It seems that these days many parents are so worried that their young children are going to be left behind that they are forgoing picture books for chapter books, even if their children are not strong readers. Books with pictures are apparently not challenging enough for young readers (namely, kindergarten aged children), and many parents have stopped purchasing them altogether.  Accelerated learning is the culprit and many parents are following along.

But what if kids actually LIKE picture books?  Trust me, they do.  They love picture books, even kids who have gone well past the stage.  Just as Harry Potter changed the way parents see juvenile fiction (Rowling did not write these books specifically with kids in mind, but rather with the fact that their parents are reading the books to the kids, I think)….many newer picture books are smart and funny and appealing to all ages (think, Scaredy Squirrel, Chester and the like).

Can we really blame the parents though?  They are under a lot of pressure to keep up with the Joneses, even if it’s for the wrong reasons. If given a choice, children will read what they like, whether it is a picture book or a chapter book, and trying to make your child read something, ANYTHING, is one of the most sure-fire ways to get them to immediately STOP reading. Try it.  Pick something for your child or grandchild to read, just because you think it will be good for them, especially if it is way above their heads.  They will promptly put it down and protest the next time you ask them to pick up a book, even if they once enjoyed it.

You can read more from the NY Times article right here.

So whether you have a little one or not, encourage those you know to pick up a picture book (in fact, pick up lots of picture books), look at the art, read the words on the page and talk about how funny or sad or scary the story was. You’ll develop a reader faster this way than any other, I guarantee it!

Write something funny

chesters-back

If you are thinking about writing a children’s picture book,  my advice would be to write something funny.  Why?  The awards are the proof.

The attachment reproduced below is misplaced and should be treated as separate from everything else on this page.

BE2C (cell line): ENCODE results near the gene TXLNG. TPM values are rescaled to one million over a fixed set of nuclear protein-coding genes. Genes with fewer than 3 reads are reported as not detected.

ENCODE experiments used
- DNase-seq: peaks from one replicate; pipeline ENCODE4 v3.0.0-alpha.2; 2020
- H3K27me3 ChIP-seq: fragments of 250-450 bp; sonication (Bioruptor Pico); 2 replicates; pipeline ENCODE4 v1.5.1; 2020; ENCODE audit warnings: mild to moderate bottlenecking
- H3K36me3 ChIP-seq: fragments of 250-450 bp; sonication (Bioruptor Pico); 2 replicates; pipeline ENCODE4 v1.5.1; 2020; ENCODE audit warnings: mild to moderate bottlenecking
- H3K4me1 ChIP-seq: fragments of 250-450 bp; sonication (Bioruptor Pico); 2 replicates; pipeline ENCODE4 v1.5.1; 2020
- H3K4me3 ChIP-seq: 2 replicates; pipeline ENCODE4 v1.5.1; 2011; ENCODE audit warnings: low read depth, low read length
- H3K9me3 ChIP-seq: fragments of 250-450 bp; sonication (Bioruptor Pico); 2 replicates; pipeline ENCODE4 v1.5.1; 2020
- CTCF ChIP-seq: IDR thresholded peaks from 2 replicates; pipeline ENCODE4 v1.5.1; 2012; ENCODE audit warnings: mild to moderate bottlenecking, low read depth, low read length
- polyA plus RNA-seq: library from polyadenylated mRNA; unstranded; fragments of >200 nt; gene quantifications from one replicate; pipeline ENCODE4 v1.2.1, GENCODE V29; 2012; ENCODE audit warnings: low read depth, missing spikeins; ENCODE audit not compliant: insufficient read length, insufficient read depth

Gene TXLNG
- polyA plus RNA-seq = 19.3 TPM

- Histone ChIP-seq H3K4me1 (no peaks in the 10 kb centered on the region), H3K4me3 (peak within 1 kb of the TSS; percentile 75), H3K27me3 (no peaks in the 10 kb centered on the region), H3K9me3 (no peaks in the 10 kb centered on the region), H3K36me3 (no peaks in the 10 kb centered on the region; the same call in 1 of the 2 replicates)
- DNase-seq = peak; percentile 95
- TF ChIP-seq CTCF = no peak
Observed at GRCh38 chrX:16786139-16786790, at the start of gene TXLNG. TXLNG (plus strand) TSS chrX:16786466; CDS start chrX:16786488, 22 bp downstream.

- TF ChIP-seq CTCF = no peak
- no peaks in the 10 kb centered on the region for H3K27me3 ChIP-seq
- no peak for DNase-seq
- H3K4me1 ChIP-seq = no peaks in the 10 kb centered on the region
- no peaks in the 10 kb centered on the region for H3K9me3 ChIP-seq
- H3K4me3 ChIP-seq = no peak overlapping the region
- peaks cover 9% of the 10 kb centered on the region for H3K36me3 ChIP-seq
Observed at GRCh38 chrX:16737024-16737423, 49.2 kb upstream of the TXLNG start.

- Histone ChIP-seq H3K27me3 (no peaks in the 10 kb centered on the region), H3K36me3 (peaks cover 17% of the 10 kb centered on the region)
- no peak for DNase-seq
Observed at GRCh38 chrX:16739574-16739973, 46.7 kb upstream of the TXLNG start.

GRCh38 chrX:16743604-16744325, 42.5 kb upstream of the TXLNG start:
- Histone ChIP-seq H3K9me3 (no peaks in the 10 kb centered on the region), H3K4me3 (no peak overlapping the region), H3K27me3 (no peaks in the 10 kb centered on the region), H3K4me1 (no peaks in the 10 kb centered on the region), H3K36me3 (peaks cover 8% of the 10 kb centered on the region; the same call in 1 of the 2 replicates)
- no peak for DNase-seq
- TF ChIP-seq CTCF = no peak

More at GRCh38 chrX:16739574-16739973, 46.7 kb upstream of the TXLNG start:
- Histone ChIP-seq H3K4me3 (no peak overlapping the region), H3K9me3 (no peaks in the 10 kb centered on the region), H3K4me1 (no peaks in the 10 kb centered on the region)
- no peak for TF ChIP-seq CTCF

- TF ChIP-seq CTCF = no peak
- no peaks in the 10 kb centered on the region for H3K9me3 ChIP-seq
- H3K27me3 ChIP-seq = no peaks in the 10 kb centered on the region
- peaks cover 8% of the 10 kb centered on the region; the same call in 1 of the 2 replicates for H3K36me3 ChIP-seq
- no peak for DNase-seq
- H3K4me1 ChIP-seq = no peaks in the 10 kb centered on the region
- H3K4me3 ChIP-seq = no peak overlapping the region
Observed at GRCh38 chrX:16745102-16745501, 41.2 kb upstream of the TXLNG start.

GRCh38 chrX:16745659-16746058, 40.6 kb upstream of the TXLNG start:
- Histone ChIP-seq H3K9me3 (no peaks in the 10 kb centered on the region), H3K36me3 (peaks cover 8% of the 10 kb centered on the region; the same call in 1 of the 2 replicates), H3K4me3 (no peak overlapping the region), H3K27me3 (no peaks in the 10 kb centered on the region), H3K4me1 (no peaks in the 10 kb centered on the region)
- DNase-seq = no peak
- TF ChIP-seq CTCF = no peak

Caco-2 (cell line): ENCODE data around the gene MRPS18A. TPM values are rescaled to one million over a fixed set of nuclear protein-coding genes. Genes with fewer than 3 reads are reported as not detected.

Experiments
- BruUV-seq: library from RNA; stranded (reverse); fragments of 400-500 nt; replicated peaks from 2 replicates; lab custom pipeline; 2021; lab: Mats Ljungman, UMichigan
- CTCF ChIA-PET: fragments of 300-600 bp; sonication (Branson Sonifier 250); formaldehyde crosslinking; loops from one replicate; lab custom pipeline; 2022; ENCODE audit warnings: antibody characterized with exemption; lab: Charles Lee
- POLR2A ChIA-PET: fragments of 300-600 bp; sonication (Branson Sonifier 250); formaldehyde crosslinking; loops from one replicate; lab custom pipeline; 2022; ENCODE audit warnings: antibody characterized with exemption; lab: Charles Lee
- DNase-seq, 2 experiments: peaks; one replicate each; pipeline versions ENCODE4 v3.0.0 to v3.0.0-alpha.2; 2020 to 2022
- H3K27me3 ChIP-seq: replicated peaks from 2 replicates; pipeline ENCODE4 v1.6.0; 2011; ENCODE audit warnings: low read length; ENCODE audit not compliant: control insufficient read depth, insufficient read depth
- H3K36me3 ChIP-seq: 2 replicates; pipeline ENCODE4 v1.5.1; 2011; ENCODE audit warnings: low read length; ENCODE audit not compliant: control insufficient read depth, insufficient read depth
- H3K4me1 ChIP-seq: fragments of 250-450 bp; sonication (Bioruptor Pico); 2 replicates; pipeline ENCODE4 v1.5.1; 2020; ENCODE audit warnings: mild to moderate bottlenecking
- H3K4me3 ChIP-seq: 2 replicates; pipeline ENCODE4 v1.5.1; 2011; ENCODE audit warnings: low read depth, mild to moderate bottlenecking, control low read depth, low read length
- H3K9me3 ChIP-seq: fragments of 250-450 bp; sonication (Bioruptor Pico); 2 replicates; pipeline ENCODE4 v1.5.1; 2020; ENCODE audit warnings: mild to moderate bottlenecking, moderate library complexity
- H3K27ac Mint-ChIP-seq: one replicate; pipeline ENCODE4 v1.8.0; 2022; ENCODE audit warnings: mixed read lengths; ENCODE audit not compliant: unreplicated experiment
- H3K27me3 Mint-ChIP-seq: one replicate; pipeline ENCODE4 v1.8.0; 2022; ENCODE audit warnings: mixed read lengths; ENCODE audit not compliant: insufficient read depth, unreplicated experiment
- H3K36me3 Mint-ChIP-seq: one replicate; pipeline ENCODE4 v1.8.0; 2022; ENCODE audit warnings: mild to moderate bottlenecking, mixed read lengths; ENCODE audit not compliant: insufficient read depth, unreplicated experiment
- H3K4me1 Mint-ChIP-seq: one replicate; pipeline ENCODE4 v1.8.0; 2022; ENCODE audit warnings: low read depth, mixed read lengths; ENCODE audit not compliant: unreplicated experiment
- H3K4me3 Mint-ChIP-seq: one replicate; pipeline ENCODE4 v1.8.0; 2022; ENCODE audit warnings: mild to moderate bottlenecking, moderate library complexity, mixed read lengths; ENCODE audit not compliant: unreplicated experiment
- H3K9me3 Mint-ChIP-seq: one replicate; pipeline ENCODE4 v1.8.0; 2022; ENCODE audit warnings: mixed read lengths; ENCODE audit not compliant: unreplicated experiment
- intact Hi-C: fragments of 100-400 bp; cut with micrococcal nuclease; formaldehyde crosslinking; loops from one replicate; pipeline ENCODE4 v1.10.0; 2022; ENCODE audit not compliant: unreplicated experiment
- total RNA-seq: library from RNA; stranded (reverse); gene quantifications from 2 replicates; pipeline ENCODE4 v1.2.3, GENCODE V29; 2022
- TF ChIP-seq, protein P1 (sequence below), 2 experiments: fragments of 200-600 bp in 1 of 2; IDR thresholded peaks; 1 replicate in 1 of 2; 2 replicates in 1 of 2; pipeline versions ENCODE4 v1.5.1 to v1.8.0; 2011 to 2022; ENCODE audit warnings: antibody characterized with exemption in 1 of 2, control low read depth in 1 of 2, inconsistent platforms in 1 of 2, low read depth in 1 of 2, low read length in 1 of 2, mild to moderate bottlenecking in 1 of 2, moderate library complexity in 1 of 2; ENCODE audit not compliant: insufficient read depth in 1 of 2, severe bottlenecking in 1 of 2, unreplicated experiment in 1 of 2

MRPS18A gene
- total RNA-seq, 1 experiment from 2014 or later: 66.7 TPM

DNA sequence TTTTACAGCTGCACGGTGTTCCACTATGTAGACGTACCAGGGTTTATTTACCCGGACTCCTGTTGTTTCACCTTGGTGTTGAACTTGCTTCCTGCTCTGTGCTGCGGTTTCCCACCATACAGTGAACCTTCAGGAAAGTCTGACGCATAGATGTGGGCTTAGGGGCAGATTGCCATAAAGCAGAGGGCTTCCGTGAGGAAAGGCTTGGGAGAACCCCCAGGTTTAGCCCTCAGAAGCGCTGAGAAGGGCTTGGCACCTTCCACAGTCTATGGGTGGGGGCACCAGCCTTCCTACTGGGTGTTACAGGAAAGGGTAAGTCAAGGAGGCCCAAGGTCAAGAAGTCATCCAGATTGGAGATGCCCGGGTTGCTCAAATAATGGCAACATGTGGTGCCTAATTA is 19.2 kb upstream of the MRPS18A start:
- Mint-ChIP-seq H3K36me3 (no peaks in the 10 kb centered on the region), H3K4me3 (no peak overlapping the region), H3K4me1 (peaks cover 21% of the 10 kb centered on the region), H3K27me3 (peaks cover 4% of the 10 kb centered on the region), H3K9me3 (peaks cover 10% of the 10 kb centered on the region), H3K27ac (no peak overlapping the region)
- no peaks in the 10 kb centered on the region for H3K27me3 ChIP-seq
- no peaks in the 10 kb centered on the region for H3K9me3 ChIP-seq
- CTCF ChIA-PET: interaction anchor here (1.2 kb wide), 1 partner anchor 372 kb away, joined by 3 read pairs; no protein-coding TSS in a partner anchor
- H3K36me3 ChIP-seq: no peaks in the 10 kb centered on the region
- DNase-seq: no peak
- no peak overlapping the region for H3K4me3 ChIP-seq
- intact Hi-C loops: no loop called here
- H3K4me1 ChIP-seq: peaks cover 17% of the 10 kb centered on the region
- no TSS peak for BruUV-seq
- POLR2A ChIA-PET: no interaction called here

We have been busy with the Forest of Reading program and after talking with a lot of children about the books that they thought were the best (and eventually voted for), the resounding idea is that they want to read something funny.  I can’t tell you how many great stories that I read each week, either as I catalog or for my storytime, and nine times out of ten, the books that have the kids giggling are the ones that they want to take home and read again.

chester

Canadian writer Melanie Watt (and a long-time favourite of mine), just won the Blue Spruce prize in the Forest of Reading program 2009 for her book called Chester, about a crazy cat who takes over the writing of the book by doodling his own artwork and text over the original using a red marker.  And today, it was announced that Watt also recently won the Ruth and Sylvia Schwartz Children’s Book Award 2009 for her sequal to Chester called Chester’s Back!  She also previously won for her funny book  Scaredy Squirrel.

scaredyWhat makes funny books so important to children and why should you write something funny if you are an author?  Of course, the monetary rewards are nice, but this generation of children is used to dynamic colours, instant gratification and fun.  Gone are the days of the sweetly artistic bunnies and stories with a theme or moral (some of the funniest books DO have great morals.  They are just hidden, somewhat.).   These days, our kids need to be amused and the funny picture books are where they start learning that.

Just an observation on a Friday morning.